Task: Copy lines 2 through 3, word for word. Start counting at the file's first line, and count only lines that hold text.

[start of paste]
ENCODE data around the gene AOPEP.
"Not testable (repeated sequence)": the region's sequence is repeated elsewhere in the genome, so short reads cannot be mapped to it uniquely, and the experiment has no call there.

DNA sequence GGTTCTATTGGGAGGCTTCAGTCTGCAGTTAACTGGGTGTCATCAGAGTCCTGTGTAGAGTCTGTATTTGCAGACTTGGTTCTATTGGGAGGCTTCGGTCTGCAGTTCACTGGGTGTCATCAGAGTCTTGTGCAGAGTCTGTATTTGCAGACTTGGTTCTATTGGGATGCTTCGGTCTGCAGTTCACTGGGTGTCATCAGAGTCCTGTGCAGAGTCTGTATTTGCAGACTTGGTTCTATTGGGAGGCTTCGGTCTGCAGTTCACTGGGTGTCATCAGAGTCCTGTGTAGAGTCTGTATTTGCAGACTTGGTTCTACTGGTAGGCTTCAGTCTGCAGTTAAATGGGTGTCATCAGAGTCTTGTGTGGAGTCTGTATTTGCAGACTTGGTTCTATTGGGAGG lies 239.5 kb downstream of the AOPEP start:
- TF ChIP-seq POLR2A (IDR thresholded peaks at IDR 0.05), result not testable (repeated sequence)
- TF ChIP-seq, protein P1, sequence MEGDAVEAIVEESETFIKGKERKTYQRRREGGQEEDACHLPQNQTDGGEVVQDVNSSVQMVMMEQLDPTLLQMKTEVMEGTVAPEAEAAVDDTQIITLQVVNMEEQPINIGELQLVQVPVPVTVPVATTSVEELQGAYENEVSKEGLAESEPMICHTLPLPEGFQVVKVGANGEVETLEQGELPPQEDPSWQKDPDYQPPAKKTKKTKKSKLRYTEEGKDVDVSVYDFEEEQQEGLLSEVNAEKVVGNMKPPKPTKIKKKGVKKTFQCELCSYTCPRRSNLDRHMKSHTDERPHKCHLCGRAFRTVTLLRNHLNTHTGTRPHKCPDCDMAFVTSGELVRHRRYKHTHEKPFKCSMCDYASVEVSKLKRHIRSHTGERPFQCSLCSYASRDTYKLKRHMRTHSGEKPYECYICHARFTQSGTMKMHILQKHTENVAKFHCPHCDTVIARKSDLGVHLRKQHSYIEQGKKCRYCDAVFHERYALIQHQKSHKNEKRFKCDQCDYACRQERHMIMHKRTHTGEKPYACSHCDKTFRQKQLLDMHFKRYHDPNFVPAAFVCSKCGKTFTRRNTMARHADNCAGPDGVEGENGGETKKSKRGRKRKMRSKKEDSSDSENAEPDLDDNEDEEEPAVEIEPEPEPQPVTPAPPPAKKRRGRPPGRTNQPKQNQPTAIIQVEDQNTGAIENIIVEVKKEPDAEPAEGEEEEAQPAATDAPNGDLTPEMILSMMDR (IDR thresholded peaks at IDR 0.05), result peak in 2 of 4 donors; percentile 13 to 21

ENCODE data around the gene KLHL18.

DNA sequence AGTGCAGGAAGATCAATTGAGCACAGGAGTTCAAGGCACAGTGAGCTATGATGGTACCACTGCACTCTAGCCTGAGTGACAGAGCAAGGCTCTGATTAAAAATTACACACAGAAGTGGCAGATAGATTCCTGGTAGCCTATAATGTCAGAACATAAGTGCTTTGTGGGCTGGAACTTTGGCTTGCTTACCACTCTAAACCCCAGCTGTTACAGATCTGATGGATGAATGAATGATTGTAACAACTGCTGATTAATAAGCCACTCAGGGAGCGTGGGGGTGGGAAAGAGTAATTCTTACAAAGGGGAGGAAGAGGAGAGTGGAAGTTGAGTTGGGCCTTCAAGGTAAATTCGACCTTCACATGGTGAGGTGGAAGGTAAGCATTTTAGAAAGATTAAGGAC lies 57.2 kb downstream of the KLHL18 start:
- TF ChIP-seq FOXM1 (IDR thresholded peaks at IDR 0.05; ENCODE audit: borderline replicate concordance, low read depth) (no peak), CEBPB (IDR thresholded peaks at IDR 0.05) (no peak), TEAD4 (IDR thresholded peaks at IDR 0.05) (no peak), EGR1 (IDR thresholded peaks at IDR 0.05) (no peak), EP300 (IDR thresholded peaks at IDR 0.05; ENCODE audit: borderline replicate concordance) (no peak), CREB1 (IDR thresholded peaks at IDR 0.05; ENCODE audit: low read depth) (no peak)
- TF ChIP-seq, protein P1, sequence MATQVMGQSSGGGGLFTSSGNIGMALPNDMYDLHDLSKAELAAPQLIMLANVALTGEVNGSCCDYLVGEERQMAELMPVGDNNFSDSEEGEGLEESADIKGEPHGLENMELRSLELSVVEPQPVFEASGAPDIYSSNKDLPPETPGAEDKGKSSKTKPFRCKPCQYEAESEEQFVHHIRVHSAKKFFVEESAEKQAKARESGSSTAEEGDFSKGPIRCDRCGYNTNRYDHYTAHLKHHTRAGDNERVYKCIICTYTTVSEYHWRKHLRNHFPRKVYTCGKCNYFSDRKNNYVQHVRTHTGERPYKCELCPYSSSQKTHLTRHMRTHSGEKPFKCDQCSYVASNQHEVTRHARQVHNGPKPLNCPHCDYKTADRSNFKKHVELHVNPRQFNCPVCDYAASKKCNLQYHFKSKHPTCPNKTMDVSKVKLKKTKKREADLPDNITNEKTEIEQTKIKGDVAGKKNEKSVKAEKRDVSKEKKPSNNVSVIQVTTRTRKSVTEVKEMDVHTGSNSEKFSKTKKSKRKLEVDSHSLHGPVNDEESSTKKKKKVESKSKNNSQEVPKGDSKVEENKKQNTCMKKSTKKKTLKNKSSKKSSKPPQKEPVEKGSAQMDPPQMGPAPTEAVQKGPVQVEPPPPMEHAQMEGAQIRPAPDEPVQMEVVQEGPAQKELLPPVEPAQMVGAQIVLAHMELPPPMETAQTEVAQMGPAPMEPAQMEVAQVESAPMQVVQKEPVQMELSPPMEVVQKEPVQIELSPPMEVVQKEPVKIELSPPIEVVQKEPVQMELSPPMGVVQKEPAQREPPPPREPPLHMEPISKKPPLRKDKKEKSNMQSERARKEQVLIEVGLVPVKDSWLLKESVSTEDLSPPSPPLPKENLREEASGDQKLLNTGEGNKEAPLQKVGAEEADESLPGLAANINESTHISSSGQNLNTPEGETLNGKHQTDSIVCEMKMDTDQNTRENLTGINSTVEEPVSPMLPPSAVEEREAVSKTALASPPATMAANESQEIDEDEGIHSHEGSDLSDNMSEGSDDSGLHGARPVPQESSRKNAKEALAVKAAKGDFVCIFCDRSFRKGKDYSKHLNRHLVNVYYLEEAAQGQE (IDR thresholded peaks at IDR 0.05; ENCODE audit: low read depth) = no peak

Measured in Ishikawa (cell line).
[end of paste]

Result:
"Not testable (repeated sequence)": the region's sequence is repeated elsewhere in the genome, so short reads cannot be mapped to it uniquely, and the experiment has no call there.

DNA sequence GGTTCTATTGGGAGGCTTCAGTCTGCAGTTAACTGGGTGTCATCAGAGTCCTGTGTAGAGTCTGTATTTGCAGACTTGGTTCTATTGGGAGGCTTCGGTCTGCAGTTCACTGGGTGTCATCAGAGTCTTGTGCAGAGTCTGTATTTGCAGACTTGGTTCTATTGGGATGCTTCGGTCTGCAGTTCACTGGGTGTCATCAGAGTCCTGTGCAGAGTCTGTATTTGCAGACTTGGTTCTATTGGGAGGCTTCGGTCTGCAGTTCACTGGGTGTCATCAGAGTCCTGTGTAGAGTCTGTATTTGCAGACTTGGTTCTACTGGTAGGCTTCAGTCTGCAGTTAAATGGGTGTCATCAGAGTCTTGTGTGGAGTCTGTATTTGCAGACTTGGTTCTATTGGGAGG lies 239.5 kb downstream of the AOPEP start: